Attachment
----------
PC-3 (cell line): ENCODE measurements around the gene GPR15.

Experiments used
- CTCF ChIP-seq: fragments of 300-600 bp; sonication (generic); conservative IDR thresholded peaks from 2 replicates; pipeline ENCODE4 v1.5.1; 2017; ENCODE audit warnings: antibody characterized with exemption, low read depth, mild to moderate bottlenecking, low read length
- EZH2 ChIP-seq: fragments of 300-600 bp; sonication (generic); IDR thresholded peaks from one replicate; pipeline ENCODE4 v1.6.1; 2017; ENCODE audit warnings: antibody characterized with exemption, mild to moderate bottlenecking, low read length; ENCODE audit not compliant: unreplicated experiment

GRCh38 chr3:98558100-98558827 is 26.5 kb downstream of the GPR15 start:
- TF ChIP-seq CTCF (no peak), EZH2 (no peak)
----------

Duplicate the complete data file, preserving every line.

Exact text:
PC-3 (cell line): ENCODE measurements around the gene GPR15.

Experiments used
- CTCF ChIP-seq: fragments of 300-600 bp; sonication (generic); conservative IDR thresholded peaks from 2 replicates; pipeline ENCODE4 v1.5.1; 2017; ENCODE audit warnings: antibody characterized with exemption, low read depth, mild to moderate bottlenecking, low read length
- EZH2 ChIP-seq: fragments of 300-600 bp; sonication (generic); IDR thresholded peaks from one replicate; pipeline ENCODE4 v1.6.1; 2017; ENCODE audit warnings: antibody characterized with exemption, mild to moderate bottlenecking, low read length; ENCODE audit not compliant: unreplicated experiment

GRCh38 chr3:98558100-98558827 is 26.5 kb downstream of the GPR15 start:
- TF ChIP-seq CTCF (no peak), EZH2 (no peak)